The last FOMC meeting has added to the speculation that another round of quantitative easing is coming from the Federal Reserve. After keeping interest rates steady, as everyone expected, the statement alluded to the possibility of QE3 by saying they will:
... provide additional accommodation as needed to promote a stronger economic recovery…
Add that to the most recent fodder from central bankers in reference to QE3, and the odds have continued to increase.
With the S&P 500 hitting a fresh four-year high last week, there are a large number of experts that believe the market has already priced in more easing from the Fed. This may be partly true, however, the actual announcement and the high likelihood that the ECB will join the party next week could boost stocks to new highs and send the short sellers scrambling.
To be prepared for this possibility, I have put together four ETFs that should benefit from QE3.
If Bernanke drops the hammer down and QE3 is announced, it will lead to money flowing into the risk-on assets such as equities. So why not look to the high volatility stocks as an investment option? The PowerShares S&P 500 High Beta ETF (SPHB) is composed of the 100 highest beta stocks in the S&P 500 and is heavily invested in the "riskier" sectors, such as financials, energy and IT. The expense ratio is 0.25%, and it yields 1.2%. In 2012, the ETF is up 7%, lagging the S&P 500.
Gold and Greenback
Gold has already begun to move higher as investors are anticipating a move by the Fed. The SPDR Gold ETF (GLD) closed at a new four-month high recently and broke out of a narrow trading range, triggering a Buy signal on the chart. It now appears GLD could move another 10% or more as long as it can hold above the $157 area. Gold is a beneficiary of easing because it will move inverse to the price of the U.S. Dollar. More quantitative easing will weigh on the greenback, because it adds liquidity to the market and lowers the value of the currency.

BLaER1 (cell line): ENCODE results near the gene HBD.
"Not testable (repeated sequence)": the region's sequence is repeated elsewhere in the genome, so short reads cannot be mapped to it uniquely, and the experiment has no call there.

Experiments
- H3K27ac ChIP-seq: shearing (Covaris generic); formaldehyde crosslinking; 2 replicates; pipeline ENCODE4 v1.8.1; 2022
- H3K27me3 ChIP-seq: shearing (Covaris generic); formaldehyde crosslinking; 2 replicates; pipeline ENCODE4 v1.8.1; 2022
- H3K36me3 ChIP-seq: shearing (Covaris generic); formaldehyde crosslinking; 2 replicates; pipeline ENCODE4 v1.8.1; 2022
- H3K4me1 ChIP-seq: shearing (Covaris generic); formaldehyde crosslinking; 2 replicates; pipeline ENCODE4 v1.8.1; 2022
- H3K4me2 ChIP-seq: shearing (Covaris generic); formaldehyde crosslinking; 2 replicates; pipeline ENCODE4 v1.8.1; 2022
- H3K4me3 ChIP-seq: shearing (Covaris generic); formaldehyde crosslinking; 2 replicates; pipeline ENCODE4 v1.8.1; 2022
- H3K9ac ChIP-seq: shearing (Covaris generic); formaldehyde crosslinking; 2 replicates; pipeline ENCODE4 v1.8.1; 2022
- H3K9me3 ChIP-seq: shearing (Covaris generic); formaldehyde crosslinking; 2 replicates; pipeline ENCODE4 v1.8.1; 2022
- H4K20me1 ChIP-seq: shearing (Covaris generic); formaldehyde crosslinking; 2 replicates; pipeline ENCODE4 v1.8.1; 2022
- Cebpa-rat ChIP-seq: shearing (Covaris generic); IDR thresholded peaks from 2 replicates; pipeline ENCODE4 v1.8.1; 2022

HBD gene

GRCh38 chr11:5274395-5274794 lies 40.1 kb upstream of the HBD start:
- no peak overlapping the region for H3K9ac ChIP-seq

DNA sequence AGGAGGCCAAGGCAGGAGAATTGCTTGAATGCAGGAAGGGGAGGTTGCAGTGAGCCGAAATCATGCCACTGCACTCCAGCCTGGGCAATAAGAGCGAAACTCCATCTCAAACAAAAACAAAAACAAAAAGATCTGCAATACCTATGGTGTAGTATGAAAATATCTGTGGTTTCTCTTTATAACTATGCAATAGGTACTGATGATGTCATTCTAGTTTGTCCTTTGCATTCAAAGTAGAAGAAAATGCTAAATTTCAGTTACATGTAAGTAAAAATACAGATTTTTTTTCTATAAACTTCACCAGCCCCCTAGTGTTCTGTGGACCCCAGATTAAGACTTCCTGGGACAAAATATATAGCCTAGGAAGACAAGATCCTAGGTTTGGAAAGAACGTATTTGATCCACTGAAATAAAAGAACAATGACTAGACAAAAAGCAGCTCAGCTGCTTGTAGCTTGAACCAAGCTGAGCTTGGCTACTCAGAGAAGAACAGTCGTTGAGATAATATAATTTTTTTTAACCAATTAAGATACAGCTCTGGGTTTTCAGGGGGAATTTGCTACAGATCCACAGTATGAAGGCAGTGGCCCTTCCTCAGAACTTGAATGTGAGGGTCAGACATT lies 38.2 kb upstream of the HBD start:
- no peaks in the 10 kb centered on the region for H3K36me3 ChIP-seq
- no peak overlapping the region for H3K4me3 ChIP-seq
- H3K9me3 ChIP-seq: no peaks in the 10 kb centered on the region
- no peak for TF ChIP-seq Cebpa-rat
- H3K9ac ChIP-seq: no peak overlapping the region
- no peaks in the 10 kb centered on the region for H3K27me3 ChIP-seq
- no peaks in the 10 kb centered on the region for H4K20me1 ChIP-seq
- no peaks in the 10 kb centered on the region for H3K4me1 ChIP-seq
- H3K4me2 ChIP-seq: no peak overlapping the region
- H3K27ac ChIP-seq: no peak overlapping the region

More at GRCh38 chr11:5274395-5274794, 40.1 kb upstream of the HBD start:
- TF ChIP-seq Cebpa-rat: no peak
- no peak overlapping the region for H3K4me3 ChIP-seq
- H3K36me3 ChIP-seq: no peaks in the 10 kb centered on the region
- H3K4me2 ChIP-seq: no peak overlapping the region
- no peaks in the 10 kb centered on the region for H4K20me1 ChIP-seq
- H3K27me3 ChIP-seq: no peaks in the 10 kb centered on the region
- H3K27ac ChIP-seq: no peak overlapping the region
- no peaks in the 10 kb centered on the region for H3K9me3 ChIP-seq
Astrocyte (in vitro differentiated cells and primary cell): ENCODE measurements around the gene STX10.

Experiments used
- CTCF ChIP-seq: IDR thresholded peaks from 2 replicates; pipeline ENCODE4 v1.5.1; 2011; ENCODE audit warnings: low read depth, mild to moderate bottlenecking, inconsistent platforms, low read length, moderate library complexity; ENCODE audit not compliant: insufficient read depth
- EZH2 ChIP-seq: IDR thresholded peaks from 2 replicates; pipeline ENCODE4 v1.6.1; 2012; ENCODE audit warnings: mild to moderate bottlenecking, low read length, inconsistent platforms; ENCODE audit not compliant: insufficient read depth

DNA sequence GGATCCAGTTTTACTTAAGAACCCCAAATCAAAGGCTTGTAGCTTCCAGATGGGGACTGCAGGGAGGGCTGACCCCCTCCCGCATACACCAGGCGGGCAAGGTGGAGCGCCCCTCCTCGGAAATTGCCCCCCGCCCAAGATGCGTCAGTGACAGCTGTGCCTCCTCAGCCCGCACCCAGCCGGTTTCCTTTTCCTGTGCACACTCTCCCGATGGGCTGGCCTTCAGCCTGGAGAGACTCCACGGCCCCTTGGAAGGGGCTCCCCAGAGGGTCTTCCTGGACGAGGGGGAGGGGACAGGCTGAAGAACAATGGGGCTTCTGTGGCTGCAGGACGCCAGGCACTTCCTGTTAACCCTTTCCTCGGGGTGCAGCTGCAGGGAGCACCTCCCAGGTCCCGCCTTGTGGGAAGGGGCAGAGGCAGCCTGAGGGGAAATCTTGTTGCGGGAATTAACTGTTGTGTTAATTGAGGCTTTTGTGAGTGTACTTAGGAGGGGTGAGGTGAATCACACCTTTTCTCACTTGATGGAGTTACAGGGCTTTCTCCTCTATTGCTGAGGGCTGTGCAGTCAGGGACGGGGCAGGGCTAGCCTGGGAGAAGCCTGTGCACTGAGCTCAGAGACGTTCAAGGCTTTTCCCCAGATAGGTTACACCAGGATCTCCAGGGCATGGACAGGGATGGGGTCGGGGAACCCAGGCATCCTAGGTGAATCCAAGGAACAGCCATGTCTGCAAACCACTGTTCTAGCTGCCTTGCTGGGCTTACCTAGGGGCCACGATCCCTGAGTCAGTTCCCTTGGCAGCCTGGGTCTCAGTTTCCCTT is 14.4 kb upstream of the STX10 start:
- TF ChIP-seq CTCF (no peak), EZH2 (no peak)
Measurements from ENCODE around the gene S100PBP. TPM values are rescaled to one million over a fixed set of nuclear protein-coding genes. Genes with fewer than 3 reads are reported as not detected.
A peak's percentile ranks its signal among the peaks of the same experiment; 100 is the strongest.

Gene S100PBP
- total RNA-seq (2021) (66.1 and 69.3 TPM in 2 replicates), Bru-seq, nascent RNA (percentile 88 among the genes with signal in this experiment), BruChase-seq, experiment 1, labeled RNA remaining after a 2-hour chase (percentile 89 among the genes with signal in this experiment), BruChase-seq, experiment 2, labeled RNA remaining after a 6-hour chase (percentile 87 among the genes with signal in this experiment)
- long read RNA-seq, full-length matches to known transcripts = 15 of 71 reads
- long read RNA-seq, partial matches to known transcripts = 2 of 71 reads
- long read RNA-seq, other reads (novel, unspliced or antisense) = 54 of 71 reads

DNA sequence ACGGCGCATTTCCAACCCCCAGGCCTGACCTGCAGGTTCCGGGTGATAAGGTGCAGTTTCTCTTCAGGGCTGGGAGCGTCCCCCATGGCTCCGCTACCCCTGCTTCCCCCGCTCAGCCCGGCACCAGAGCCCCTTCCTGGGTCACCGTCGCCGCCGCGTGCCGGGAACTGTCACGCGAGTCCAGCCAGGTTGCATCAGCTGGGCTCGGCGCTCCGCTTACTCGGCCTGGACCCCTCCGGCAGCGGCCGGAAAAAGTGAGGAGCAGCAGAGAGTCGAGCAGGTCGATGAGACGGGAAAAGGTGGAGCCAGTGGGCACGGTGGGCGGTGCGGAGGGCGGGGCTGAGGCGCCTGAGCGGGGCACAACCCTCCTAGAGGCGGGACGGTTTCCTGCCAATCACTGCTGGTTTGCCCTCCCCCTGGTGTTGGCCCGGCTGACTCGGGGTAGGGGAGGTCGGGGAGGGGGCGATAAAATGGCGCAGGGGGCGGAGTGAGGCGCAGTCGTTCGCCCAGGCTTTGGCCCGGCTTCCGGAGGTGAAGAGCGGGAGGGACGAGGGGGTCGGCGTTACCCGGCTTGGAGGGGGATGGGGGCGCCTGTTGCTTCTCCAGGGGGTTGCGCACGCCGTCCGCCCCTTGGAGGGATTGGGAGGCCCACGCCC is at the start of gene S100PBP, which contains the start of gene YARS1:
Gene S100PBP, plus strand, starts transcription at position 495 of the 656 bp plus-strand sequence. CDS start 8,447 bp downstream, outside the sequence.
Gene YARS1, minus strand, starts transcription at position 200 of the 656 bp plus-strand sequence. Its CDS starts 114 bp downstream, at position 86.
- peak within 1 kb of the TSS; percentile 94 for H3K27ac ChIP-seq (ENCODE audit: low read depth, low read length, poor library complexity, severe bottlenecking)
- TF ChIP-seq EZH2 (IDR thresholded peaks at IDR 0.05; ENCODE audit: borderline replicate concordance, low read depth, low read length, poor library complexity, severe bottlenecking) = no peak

To play a fall in the greenback the option is the PowerShares DB U.S. Dollar Bearish ETF (UDN). The ETF moves in the inverse of the U.S. Dollar Index, which is the value of the greenback versus a basket of foreign currencies. Year-to-date the ETF is down 0.7%, greatly lagging the overall market.
Junk is Good
The goal of the Fed is to keep interest rates down through another round of easing, resulting in low yields from most bonds. Corporate bonds rated below investment grade, or junk, have the ability to offer yields well above treasuries as well as the opportunity to move with a higher equity market. The SPDR Barclays High Yield Bond ETF (JNK) has over 200 individual corporate bonds in the portfolio and currently pays a monthly distribution that equals a 7.1% annual yield. In 2012 the ETF is up 4%, not considering the monthly dividends.
What Can Go Wrong
Two things could occur that make the above-mentioned ETFs underperformers. One is that QE3 never arrives and the markets languish without the help of the Fed. The other scenario would be an announcement of QE3 and the market sells off on the news. This would a "buy the rumor, sell the news" situation and could hurt some or all of the ETFs above.